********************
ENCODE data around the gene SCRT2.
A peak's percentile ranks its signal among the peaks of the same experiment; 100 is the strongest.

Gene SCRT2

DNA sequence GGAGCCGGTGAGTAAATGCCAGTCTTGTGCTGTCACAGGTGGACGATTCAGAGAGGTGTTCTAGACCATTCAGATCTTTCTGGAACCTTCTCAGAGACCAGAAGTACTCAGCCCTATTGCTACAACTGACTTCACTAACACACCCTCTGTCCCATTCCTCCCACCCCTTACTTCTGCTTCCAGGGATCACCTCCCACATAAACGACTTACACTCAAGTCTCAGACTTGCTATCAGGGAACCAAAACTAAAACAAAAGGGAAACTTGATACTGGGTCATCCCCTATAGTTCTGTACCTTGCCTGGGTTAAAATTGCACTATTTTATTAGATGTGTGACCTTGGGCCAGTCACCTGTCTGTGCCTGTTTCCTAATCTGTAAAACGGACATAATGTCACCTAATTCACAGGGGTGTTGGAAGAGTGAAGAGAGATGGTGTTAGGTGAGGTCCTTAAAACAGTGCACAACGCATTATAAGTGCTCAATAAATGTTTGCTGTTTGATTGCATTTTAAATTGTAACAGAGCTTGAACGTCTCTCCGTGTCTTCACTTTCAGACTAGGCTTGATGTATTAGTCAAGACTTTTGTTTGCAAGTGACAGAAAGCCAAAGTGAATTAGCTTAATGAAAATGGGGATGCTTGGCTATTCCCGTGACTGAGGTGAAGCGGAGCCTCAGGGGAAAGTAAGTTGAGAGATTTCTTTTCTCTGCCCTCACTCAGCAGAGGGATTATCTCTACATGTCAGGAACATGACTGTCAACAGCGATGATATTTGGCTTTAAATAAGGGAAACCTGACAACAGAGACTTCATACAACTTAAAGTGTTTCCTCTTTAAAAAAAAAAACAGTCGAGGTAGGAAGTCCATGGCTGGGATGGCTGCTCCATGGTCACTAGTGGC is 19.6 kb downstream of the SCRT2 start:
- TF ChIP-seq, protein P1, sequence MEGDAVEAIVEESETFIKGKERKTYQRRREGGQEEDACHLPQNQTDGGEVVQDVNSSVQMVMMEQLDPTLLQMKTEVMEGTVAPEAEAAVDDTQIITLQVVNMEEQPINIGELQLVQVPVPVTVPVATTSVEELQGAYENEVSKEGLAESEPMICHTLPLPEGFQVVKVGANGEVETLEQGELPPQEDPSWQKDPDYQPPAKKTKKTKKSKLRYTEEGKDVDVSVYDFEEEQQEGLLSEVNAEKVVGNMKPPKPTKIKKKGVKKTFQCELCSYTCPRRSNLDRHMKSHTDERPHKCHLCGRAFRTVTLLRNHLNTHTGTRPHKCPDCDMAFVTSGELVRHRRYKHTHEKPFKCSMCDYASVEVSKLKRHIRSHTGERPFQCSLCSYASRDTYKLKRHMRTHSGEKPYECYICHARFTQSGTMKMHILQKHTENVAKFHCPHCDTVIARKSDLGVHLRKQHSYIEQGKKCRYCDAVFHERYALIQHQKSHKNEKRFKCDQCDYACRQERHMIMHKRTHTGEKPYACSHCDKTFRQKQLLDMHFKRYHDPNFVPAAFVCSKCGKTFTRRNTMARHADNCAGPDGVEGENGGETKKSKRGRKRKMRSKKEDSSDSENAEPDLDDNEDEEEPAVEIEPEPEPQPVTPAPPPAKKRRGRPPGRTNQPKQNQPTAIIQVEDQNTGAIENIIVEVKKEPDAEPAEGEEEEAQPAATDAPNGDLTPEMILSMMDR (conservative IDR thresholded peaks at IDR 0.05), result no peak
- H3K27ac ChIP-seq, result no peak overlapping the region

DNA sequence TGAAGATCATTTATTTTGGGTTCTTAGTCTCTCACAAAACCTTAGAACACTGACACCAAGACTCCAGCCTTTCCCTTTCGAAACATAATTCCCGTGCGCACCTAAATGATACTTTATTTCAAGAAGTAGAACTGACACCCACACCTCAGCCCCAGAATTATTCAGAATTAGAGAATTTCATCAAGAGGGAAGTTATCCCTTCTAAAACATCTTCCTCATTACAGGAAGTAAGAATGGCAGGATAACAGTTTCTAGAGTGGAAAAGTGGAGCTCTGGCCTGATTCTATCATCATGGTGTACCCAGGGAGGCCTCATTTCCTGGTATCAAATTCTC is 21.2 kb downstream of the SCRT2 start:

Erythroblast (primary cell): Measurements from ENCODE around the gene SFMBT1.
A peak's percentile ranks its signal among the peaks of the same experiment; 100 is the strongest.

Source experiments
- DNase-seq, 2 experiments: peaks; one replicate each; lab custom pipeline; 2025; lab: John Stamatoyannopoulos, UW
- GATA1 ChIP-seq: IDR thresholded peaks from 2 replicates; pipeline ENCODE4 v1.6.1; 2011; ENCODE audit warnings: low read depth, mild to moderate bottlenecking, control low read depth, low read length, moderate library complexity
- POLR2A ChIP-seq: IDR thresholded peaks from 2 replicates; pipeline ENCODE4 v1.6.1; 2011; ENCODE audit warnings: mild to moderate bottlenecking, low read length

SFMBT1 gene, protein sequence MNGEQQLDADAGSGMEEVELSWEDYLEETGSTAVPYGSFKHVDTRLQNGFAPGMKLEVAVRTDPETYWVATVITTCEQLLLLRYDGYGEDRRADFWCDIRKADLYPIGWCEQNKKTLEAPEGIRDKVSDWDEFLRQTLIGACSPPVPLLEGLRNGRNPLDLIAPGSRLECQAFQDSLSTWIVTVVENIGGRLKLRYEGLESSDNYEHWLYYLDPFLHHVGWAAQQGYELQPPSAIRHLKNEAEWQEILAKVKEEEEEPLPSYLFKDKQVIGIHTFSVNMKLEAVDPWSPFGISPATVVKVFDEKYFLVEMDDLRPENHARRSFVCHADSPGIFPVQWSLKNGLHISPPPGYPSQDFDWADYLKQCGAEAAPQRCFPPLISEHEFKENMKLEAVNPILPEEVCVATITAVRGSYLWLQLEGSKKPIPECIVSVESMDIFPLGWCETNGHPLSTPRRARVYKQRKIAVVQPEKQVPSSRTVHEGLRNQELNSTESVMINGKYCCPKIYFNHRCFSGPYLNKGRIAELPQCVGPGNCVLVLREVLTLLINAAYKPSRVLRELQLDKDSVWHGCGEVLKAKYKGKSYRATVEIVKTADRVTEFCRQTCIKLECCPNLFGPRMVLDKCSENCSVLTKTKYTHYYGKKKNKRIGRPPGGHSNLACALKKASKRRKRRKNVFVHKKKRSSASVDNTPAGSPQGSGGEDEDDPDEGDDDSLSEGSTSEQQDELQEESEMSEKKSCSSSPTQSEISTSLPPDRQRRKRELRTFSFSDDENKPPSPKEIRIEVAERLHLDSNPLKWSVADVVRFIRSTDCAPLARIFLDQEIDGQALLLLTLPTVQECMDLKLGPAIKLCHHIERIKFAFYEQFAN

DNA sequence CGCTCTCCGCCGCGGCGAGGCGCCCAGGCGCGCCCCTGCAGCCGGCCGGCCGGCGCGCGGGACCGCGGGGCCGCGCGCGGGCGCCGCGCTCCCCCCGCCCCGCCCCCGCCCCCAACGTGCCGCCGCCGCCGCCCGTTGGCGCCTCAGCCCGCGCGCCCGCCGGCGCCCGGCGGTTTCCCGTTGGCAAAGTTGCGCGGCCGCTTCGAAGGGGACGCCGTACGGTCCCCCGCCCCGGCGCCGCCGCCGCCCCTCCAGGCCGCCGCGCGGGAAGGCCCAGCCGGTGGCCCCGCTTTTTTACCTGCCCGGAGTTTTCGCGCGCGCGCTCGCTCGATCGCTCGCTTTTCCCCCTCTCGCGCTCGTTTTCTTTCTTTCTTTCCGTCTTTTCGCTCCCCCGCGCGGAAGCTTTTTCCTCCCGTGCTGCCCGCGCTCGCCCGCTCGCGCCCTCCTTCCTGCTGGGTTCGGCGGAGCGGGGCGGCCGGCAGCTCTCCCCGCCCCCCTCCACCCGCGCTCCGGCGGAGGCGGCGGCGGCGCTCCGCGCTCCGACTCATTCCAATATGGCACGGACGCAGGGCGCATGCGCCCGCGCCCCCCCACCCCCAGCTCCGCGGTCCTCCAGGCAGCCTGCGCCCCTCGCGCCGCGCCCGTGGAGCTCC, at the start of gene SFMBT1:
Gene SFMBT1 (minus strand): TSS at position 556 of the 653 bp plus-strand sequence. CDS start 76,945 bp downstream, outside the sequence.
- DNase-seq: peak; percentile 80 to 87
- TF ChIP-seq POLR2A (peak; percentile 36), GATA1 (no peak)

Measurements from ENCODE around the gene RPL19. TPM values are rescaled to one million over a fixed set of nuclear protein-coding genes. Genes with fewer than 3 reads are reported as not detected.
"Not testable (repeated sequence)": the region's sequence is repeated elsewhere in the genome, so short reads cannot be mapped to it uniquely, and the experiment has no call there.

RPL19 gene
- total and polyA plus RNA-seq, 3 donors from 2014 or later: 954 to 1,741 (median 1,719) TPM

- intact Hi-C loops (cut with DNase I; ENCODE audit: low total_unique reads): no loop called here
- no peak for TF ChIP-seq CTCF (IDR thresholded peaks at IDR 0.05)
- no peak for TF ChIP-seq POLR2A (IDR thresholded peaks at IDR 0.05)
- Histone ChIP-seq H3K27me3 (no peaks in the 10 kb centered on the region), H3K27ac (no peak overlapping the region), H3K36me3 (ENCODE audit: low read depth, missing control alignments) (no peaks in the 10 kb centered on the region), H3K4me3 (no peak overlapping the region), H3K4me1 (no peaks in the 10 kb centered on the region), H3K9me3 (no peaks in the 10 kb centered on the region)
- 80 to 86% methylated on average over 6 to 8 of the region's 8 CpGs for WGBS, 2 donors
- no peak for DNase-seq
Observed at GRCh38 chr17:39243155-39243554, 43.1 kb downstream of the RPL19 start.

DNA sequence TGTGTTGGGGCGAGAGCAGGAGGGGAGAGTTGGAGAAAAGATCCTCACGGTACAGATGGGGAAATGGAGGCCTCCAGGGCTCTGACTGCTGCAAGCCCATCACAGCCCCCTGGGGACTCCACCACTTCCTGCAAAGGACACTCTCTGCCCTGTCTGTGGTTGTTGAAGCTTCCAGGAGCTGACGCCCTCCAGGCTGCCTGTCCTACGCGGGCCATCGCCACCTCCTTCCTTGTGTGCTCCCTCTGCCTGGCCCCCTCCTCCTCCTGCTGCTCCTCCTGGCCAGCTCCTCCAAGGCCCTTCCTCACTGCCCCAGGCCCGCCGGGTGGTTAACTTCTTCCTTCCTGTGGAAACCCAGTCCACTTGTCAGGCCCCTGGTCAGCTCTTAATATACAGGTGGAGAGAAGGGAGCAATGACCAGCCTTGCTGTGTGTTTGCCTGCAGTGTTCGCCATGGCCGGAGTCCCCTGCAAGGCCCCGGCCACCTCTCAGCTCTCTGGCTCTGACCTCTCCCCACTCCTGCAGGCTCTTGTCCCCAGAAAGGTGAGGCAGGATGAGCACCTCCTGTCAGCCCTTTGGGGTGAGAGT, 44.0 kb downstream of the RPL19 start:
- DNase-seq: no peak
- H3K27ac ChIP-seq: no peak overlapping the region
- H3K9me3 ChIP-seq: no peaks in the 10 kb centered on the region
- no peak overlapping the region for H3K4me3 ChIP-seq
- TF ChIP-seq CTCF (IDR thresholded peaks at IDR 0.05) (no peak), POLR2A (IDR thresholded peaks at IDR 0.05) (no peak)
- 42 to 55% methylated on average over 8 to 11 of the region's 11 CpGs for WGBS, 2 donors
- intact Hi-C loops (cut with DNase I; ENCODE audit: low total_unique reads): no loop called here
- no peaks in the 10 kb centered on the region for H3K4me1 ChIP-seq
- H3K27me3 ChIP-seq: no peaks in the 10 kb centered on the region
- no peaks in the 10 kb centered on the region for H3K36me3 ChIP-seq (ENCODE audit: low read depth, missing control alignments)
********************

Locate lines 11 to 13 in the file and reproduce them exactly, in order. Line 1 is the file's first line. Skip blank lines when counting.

- DNase-seq, 2 experiments: peaks; one replicate each; lab custom pipeline; 2025; lab: John Stamatoyannopoulos, UW
- GATA1 ChIP-seq: IDR thresholded peaks from 2 replicates; pipeline ENCODE4 v1.6.1; 2011; ENCODE audit warnings: low read depth, mild to moderate bottlenecking, control low read depth, low read length, moderate library complexity
- POLR2A ChIP-seq: IDR thresholded peaks from 2 replicates; pipeline ENCODE4 v1.6.1; 2011; ENCODE audit warnings: mild to moderate bottlenecking, low read length